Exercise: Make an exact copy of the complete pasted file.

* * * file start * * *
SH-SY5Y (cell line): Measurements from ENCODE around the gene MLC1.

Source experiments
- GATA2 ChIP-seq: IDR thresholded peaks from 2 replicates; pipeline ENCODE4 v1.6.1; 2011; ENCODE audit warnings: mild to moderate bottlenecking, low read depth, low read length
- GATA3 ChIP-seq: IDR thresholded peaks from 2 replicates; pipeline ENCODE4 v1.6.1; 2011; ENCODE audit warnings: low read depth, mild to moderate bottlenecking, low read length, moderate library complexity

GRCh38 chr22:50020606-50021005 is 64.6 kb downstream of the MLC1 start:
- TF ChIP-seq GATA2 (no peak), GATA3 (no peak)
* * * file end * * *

SH-SY5Y (cell line): Measurements from ENCODE around the gene MLC1.

Source experiments
- GATA2 ChIP-seq: IDR thresholded peaks from 2 replicates; pipeline ENCODE4 v1.6.1; 2011; ENCODE audit warnings: mild to moderate bottlenecking, low read depth, low read length
- GATA3 ChIP-seq: IDR thresholded peaks from 2 replicates; pipeline ENCODE4 v1.6.1; 2011; ENCODE audit warnings: low read depth, mild to moderate bottlenecking, low read length, moderate library complexity

GRCh38 chr22:50020606-50021005 is 64.6 kb downstream of the MLC1 start:
- TF ChIP-seq GATA2 (no peak), GATA3 (no peak)